Startup Business Guide for the UK
How to Start a Business in the UK?
When you start a business in the UK, you can typically register as either a sole trader, a limited company, or as a partnership. Whichever option you choose, it’s a good idea to get the advice of an accountant before starting out, as having an expert on board will really help to make sure you cover all bases and get started with maximum traction.
Starting a new business can be both exciting and daunting, it is important to keep a clear head from the outset so that the basic practical decisions you make support your business’s development.
We have outlined below some of the key points you need to consider before starting your business in the UK, and some of the essential criteria you need to consider if you want to make your business successful. If you are in a hurry, why not hire expert startup accountants who will help you set up your business, connect you with key industry contacts and answer any questions that you may have.
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- How to Select the Best Business Structure?
- Other factors to consider when starting a business in the UK
- Where will your business be running from?
- How will you fund your business
- Will you be hiring staff?
- How do I Insure my business?
- Opening a business bank account
- Video: How to open a business bank account in the UK
- What are the costs involved in starting a business?
- Are you ready to start your own business?
- Do you need an accountant?
- Why do new businesses fail?
- The importance of a business exit strategy
- The advanced business model – Lean Startup Business Model
- Generally Asked Questions
How to select the best Business Structure?
One of the most important factors before starting a business in the UK is to decide the legal structure of your company. Deciding on the right structure from the very beginning will determine how you pay your taxes, the method of reporting and the personal liabilities that you will be facing. These factors play an important role in how you make profits and how your business advances, it can also help you decide what kind of reliefs you can offer your investors.
There are four main types of business structures, each structure comes with its own set of rules for taxation and liabilities.
One of the simplest ways to start a business in the UK is to establish yourself as a sole trader. You will need to register for Self-Assessment with HM Revenue & Customs. Along with that, you will need to file a tax return every year (after an initial grace period of one year). However, as a sole trader, you will be held responsible for any debts that your business may accrue. Sole trading might not be the right option for riskier or larger scale ventures as it might not be the most tax-efficient structure.
As a sole trader, you’ll also need to make sure to keep detailed records of sales and expenses (to save yourself time when it comes to filing your tax return), pay income tax on your profits, and make national insurance contributions. If your business has a turnover of £85,000 or over, you have to register for a VAT registration certificate and complete and pay VAT returns. All in all, this route is good for smaller businesses. You may speak to a personal tax accountant or a VAT accountant to help you in this regard.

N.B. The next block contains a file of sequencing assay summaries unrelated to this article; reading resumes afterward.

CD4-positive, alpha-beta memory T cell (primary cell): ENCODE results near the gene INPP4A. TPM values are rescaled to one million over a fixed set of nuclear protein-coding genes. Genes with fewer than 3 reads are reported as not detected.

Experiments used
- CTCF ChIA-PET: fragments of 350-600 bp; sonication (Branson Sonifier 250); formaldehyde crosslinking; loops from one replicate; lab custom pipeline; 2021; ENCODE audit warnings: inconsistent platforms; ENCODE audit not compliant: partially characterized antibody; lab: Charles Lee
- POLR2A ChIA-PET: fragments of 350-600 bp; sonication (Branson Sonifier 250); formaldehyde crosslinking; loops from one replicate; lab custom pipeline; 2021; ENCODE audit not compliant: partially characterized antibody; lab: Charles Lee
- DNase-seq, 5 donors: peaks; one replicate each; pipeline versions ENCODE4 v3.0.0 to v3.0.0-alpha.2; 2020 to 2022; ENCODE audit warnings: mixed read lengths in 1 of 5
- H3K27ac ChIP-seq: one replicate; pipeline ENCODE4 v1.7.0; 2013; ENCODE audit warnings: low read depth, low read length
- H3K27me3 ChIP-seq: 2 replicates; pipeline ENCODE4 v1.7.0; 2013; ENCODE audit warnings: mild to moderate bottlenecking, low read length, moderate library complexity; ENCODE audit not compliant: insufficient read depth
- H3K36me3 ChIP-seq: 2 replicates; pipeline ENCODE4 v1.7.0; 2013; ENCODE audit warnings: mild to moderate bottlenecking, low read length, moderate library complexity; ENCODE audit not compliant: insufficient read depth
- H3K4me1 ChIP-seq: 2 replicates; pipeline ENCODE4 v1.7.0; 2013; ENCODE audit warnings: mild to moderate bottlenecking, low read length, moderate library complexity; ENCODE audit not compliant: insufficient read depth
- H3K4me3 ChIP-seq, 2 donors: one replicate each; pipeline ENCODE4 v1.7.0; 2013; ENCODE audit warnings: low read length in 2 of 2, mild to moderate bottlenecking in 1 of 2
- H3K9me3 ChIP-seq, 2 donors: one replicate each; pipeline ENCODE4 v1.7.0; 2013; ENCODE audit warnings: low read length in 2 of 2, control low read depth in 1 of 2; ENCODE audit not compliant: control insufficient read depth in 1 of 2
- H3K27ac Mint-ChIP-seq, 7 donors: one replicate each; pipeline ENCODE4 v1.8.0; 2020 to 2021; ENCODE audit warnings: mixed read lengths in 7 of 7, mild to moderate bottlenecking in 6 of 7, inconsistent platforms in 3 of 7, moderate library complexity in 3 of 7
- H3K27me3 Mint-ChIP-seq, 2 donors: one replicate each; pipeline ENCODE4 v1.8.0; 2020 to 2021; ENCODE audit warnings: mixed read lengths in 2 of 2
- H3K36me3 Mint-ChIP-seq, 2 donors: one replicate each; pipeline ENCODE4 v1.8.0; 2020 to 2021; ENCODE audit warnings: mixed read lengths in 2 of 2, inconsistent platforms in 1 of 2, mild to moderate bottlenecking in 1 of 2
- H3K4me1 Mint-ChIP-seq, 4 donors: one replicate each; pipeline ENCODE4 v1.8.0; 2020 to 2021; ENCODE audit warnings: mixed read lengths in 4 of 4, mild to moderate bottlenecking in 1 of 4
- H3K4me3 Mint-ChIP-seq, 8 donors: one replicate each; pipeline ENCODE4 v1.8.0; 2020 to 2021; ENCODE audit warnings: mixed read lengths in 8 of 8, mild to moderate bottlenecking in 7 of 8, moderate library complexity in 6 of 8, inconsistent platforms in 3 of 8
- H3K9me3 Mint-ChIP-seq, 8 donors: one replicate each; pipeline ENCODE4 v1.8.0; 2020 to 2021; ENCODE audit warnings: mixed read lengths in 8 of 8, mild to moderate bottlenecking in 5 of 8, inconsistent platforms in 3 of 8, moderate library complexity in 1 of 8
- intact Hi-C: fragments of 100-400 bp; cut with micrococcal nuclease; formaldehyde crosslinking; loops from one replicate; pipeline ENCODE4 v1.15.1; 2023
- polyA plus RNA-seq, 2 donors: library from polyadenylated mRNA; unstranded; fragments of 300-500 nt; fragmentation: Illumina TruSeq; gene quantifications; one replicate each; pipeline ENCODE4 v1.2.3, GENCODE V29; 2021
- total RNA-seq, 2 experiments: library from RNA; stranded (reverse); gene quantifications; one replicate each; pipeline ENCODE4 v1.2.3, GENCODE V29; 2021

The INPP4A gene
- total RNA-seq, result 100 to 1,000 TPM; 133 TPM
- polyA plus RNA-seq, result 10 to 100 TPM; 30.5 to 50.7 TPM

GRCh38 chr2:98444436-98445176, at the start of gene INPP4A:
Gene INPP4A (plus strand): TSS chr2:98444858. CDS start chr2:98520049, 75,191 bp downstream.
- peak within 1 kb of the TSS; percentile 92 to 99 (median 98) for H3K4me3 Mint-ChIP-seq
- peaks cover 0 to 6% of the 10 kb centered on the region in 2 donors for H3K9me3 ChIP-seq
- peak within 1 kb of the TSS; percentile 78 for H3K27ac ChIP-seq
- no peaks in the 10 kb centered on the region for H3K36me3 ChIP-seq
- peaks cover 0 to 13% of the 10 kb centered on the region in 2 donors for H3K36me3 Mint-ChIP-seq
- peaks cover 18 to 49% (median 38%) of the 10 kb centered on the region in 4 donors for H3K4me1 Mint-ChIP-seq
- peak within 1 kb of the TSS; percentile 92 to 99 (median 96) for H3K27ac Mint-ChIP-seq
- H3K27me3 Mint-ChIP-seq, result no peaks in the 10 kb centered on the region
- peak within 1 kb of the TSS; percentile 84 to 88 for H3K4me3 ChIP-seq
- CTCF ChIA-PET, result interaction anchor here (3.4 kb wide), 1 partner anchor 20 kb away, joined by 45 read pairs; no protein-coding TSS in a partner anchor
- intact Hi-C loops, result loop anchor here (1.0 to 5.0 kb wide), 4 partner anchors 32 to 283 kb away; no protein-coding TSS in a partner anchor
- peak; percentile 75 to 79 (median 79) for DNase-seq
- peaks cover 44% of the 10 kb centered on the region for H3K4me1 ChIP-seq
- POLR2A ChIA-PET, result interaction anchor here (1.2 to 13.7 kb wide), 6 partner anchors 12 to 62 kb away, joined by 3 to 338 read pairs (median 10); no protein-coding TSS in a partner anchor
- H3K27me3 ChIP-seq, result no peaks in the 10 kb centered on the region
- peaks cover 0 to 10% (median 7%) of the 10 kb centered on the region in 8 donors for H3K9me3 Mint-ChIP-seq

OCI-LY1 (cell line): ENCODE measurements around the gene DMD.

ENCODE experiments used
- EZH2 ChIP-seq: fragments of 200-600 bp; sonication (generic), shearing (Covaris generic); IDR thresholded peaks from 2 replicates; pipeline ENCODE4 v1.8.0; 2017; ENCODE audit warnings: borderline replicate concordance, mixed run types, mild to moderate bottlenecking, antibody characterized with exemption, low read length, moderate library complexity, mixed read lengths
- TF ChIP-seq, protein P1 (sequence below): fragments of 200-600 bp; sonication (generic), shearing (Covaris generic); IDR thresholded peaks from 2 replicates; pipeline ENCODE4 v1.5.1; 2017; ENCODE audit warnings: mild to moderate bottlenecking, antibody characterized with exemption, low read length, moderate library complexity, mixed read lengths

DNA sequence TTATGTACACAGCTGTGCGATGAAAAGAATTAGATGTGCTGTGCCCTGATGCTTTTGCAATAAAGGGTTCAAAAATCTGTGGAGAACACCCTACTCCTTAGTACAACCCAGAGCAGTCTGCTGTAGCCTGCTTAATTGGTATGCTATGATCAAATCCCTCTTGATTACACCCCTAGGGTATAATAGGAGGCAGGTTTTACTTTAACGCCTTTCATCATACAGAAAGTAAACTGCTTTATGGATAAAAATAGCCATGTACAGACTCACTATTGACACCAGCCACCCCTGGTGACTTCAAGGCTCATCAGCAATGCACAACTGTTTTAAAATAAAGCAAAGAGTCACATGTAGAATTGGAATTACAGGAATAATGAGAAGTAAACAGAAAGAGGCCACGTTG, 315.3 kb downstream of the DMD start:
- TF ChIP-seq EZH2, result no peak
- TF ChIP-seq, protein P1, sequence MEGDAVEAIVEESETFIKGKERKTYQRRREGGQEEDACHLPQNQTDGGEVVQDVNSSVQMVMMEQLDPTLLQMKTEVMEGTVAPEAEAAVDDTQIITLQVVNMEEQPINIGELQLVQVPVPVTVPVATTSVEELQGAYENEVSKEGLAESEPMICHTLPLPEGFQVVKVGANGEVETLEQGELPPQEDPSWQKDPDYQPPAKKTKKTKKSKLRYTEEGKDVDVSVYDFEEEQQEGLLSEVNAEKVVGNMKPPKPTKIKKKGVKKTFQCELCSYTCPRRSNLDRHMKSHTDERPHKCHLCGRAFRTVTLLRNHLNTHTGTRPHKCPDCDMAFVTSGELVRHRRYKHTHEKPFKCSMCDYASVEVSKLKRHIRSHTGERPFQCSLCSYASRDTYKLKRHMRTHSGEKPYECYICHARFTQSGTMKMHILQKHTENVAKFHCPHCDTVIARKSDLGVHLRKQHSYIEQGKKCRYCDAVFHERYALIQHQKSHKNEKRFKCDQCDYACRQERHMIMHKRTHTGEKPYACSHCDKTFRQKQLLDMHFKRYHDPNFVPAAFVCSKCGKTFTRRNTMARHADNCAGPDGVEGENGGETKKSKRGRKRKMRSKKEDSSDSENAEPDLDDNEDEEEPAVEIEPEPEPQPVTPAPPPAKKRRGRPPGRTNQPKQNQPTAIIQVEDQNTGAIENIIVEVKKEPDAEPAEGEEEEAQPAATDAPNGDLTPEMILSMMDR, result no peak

Setting up as a ‘General Partnership’ is similar to being a sole trader. However, in a partnership, there are one or more people who share the responsibility for the business debts that may occur along the line. Similarly, business profits are shared as well, and the individual members of the partnership pay taxes on their share of the profits.
It is important to note that a partner doesn’t have to be an individual person – a partner can also be a limited company who has a share in the partnership. In the case of a shared partnership, all the shareholders will select a ‘nominated partner’. The responsibility of this partner would be to register the partnership with HMRC and make sure the tax return is delivered on time.
In some cases, it is also feasible to opt for a ‘Limited Partnership’. this is different to a General Partnership as the responsibility of the debts is not shared amongst the partners. Instead, there are two roles: the ‘general partner’ and the ‘limited partner’. The general partner is liable if the partnership runs into any debt. As for the limited partner, their contribution is financial, and they will not have responsibility for any debts incurred by the partnership.
The third type of partnership is the Limited Liability Partnership or LLP. In this case, none of the partners are personally liable for the business’s debts. In this setup, members can either be individuals or a company, and each pays tax on whatever share of the profits they receive. To set up an LLP you need an address, an LLP agreement and, of course, to register the partnership with Companies House. If you want to go for this option try searching for an accounting firm near me or an online accountant who are experts with partnership structures and should be able to help you set up and run your partnership effectively. You can learn more about starting a Limited Liability Partnership here.